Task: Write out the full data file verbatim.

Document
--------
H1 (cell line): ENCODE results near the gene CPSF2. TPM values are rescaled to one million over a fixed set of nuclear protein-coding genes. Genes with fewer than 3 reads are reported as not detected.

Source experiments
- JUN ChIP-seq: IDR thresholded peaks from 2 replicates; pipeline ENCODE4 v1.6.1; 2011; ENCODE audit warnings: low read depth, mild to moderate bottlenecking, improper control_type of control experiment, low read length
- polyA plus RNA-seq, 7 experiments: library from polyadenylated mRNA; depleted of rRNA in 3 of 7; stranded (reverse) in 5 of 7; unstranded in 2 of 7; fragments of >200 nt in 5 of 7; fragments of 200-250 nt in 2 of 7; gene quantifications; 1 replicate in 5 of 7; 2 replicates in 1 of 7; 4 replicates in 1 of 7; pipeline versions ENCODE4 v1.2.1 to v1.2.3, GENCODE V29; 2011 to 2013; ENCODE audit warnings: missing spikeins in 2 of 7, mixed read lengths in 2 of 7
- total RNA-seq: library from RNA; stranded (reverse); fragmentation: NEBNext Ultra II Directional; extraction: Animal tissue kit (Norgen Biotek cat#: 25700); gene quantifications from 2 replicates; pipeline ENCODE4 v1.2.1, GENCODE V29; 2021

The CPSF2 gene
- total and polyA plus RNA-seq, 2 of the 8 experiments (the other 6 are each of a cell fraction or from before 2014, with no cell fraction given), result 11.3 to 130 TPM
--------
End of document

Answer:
H1 (cell line): ENCODE results near the gene CPSF2. TPM values are rescaled to one million over a fixed set of nuclear protein-coding genes. Genes with fewer than 3 reads are reported as not detected.

Source experiments
- JUN ChIP-seq: IDR thresholded peaks from 2 replicates; pipeline ENCODE4 v1.6.1; 2011; ENCODE audit warnings: low read depth, mild to moderate bottlenecking, improper control_type of control experiment, low read length
- polyA plus RNA-seq, 7 experiments: library from polyadenylated mRNA; depleted of rRNA in 3 of 7; stranded (reverse) in 5 of 7; unstranded in 2 of 7; fragments of >200 nt in 5 of 7; fragments of 200-250 nt in 2 of 7; gene quantifications; 1 replicate in 5 of 7; 2 replicates in 1 of 7; 4 replicates in 1 of 7; pipeline versions ENCODE4 v1.2.1 to v1.2.3, GENCODE V29; 2011 to 2013; ENCODE audit warnings: missing spikeins in 2 of 7, mixed read lengths in 2 of 7
- total RNA-seq: library from RNA; stranded (reverse); fragmentation: NEBNext Ultra II Directional; extraction: Animal tissue kit (Norgen Biotek cat#: 25700); gene quantifications from 2 replicates; pipeline ENCODE4 v1.2.1, GENCODE V29; 2021

The CPSF2 gene
- total and polyA plus RNA-seq, 2 of the 8 experiments (the other 6 are each of a cell fraction or from before 2014, with no cell fraction given), result 11.3 to 130 TPM